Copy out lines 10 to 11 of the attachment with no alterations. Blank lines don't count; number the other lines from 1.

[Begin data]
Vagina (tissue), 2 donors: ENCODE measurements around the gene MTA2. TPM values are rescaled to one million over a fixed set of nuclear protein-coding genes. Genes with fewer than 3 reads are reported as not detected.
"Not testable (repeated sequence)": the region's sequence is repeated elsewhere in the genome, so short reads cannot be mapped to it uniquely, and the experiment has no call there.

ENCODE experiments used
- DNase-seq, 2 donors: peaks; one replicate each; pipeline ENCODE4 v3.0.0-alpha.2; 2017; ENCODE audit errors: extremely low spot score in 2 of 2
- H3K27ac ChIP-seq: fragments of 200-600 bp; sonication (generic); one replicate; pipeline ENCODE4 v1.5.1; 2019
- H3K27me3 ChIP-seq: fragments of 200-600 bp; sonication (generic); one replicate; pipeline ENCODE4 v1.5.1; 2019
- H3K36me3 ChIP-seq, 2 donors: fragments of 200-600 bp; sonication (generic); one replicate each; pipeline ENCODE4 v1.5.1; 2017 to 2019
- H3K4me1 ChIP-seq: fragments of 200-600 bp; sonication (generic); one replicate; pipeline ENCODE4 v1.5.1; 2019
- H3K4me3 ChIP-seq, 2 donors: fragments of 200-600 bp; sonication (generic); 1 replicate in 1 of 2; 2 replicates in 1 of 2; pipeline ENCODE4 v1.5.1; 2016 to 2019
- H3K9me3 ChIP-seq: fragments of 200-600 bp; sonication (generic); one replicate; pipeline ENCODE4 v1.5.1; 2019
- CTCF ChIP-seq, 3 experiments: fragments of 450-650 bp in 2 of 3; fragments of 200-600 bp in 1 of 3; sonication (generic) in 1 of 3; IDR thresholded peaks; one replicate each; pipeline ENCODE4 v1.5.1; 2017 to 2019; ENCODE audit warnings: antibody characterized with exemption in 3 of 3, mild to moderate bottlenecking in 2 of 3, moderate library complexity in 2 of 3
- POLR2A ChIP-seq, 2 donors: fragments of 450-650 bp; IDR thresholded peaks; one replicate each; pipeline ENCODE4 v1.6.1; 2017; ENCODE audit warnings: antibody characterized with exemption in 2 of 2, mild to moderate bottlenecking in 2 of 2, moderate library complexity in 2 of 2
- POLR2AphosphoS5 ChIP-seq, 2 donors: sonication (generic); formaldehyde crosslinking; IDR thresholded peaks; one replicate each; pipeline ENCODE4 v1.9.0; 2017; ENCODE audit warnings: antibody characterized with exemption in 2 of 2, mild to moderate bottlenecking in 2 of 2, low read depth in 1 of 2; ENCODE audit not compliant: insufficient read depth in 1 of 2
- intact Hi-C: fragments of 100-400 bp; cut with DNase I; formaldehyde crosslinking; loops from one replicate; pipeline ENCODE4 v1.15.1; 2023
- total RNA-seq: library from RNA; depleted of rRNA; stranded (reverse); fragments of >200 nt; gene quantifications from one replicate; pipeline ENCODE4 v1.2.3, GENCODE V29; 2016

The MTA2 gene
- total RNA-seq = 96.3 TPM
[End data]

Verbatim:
- H3K9me3 ChIP-seq: fragments of 200-600 bp; sonication (generic); one replicate; pipeline ENCODE4 v1.5.1; 2019
- CTCF ChIP-seq, 3 experiments: fragments of 450-650 bp in 2 of 3; fragments of 200-600 bp in 1 of 3; sonication (generic) in 1 of 3; IDR thresholded peaks; one replicate each; pipeline ENCODE4 v1.5.1; 2017 to 2019; ENCODE audit warnings: antibody characterized with exemption in 3 of 3, mild to moderate bottlenecking in 2 of 3, moderate library complexity in 2 of 3